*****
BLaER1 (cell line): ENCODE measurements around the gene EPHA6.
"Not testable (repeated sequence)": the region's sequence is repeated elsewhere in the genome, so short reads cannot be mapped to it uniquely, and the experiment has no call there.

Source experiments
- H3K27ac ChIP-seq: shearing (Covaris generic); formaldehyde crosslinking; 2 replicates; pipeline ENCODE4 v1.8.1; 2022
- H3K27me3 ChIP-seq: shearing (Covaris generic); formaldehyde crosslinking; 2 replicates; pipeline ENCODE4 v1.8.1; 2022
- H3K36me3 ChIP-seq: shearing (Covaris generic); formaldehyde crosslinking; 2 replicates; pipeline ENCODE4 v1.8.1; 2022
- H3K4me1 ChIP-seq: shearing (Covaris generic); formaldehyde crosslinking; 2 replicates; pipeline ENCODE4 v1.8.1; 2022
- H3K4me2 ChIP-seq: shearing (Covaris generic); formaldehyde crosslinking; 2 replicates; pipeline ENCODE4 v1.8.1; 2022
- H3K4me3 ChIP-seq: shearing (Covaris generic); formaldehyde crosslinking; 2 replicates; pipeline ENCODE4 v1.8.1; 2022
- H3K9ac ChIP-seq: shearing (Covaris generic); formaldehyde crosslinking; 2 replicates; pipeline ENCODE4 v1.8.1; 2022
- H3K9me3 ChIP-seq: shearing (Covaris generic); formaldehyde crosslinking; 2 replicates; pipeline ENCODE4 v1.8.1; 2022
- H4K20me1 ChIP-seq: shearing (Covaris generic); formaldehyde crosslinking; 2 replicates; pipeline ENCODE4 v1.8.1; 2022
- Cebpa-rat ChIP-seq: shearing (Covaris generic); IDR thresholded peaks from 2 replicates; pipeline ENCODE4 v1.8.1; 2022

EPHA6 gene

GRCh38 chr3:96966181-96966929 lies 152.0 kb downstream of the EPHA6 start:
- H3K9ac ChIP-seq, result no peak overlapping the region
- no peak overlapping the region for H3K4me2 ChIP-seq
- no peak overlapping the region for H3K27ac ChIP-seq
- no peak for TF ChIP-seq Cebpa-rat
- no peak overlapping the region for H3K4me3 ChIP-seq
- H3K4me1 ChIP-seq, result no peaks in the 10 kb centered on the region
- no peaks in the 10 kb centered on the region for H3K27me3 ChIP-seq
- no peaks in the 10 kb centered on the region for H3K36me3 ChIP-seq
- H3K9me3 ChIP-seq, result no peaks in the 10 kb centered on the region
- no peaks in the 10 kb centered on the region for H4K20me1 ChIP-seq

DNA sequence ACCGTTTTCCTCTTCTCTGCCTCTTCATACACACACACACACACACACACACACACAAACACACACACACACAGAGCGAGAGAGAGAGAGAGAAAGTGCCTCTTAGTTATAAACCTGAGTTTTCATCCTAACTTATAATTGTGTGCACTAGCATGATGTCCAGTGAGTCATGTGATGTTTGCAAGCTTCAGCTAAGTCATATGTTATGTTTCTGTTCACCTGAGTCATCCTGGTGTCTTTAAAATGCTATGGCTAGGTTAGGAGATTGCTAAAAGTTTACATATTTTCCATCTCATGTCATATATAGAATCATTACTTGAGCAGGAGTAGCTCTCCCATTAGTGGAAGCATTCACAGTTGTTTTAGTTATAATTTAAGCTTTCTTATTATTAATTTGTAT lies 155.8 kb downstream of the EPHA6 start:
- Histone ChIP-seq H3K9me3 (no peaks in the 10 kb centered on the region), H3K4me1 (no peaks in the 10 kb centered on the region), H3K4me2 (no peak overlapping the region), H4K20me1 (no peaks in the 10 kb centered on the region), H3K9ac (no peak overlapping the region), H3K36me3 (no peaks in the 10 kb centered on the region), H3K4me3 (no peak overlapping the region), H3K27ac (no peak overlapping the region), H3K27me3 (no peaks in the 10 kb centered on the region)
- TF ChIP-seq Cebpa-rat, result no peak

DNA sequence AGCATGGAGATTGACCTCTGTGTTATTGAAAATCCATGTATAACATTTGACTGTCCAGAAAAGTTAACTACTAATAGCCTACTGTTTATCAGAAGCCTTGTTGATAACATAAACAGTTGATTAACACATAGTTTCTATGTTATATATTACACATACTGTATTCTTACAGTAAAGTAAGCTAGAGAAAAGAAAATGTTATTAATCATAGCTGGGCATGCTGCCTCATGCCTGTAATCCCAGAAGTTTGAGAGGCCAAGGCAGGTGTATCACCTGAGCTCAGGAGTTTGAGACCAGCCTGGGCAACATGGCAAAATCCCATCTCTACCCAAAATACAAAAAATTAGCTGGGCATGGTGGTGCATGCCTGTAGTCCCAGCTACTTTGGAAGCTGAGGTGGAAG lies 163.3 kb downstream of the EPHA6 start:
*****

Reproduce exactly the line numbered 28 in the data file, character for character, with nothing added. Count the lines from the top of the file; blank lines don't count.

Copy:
- TF ChIP-seq Cebpa-rat, result no peak